Principles Into Practice: Impact Evaluations of Agriculture Projects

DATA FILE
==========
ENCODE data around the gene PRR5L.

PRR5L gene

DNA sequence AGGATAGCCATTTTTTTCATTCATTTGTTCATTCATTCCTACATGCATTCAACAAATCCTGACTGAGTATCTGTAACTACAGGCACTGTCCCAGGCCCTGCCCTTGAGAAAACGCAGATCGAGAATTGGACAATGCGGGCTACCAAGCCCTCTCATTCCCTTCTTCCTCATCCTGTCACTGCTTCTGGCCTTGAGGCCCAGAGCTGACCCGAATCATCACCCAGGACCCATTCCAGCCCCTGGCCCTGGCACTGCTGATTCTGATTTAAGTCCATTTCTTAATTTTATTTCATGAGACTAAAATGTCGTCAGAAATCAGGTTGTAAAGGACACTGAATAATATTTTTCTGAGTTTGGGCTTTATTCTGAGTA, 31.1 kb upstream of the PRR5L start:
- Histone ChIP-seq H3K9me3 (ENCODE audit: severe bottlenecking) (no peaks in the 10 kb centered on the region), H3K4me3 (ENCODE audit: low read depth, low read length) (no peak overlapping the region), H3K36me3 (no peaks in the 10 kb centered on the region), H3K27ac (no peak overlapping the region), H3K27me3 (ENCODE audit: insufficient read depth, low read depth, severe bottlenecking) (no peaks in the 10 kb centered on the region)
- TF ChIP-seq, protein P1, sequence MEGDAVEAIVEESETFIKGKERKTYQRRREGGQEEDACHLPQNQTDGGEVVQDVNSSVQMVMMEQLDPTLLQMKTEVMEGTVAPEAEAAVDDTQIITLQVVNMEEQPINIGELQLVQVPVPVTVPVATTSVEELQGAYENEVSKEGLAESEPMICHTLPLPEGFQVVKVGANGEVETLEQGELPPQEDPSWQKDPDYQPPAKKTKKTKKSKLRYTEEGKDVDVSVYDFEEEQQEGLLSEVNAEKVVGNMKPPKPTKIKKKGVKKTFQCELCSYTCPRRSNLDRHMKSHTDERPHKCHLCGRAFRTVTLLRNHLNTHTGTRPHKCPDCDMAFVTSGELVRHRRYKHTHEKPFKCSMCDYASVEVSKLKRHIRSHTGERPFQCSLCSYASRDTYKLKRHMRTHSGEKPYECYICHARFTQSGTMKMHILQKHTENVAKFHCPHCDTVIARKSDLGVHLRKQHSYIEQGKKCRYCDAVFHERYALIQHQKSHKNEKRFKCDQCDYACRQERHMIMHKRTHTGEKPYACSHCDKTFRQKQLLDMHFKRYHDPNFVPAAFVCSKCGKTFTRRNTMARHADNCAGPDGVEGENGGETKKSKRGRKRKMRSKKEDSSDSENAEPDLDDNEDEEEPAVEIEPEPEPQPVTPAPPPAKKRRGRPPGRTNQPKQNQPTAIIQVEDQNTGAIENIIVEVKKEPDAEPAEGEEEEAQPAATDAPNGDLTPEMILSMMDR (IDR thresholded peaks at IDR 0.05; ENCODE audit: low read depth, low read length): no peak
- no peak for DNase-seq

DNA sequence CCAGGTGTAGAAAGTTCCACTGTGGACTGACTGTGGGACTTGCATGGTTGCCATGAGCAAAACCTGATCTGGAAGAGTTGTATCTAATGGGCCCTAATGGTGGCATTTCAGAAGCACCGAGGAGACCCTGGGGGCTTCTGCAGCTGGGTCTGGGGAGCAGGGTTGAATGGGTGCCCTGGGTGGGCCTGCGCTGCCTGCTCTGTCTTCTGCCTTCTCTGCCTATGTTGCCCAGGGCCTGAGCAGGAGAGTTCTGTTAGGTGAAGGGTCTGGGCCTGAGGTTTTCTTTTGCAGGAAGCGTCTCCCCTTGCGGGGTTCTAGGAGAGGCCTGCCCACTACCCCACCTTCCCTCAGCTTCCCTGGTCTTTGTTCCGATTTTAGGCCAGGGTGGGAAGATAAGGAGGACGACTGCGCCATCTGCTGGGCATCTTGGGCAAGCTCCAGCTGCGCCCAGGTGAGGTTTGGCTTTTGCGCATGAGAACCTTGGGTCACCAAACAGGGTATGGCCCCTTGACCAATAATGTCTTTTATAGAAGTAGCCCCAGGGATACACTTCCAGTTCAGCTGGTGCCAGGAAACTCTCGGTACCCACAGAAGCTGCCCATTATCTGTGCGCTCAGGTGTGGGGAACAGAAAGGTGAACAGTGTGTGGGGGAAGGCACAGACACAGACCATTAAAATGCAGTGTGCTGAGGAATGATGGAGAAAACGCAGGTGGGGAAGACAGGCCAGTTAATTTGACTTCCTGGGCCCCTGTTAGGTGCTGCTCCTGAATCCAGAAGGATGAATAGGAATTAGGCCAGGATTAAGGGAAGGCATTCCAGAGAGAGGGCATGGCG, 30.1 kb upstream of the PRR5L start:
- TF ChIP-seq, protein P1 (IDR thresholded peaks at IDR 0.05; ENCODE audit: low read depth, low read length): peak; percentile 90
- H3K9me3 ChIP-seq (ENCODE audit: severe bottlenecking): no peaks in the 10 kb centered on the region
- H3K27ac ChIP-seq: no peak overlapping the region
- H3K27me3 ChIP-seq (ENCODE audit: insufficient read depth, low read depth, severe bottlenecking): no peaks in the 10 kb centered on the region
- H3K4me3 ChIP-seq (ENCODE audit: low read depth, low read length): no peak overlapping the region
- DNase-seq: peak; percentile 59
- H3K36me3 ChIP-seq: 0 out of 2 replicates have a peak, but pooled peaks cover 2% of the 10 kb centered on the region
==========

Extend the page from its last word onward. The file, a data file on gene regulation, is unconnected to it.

The U.S. Government is committed to learning what works to reduce poverty and increase food security through agriculture investments. There are many tools for learning from program experience. However, impact evaluations are central to a learning agenda that moves beyond business-as-usual assumptions about what works. There is no more rigorous tool than impact evaluation to answer difficult questions such as: Did we achieve the impact we intended? Did we make the right assumptions about how project interventions would translate into poverty reduction? What is the impact of our investment as compared to what would have happened without it? What impacts are directly attributable to this investment, and not to other factors? In other words, what can the investment really take credit for? Did the benefits of this investment outweigh the costs? What can we learn from what went right and what went wrong? When impact evaluations are rigorous and independent, and coupled with a commitment to transparency, they are a powerful tool for accountability, learning and making investments based on evidence about what works.